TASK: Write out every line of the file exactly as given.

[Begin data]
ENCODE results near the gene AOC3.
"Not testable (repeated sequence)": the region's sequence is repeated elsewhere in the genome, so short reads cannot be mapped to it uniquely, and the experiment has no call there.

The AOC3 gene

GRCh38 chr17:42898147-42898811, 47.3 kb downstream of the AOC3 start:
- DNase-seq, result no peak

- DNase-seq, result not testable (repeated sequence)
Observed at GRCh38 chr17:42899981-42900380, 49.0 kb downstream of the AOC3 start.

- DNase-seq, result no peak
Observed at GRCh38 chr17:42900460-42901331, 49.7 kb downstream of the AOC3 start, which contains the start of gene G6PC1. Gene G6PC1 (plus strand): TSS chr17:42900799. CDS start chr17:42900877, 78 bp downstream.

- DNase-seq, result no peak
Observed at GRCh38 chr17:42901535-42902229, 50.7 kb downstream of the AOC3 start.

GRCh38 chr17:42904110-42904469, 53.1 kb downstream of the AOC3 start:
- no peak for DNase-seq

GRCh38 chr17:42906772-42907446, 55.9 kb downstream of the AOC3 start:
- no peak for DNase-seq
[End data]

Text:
ENCODE results near the gene AOC3.
"Not testable (repeated sequence)": the region's sequence is repeated elsewhere in the genome, so short reads cannot be mapped to it uniquely, and the experiment has no call there.

The AOC3 gene

GRCh38 chr17:42898147-42898811, 47.3 kb downstream of the AOC3 start:
- DNase-seq, result no peak

- DNase-seq, result not testable (repeated sequence)
Observed at GRCh38 chr17:42899981-42900380, 49.0 kb downstream of the AOC3 start.

- DNase-seq, result no peak
Observed at GRCh38 chr17:42900460-42901331, 49.7 kb downstream of the AOC3 start, which contains the start of gene G6PC1. Gene G6PC1 (plus strand): TSS chr17:42900799. CDS start chr17:42900877, 78 bp downstream.

- DNase-seq, result no peak
Observed at GRCh38 chr17:42901535-42902229, 50.7 kb downstream of the AOC3 start.

GRCh38 chr17:42904110-42904469, 53.1 kb downstream of the AOC3 start:
- no peak for DNase-seq

GRCh38 chr17:42906772-42907446, 55.9 kb downstream of the AOC3 start:
- no peak for DNase-seq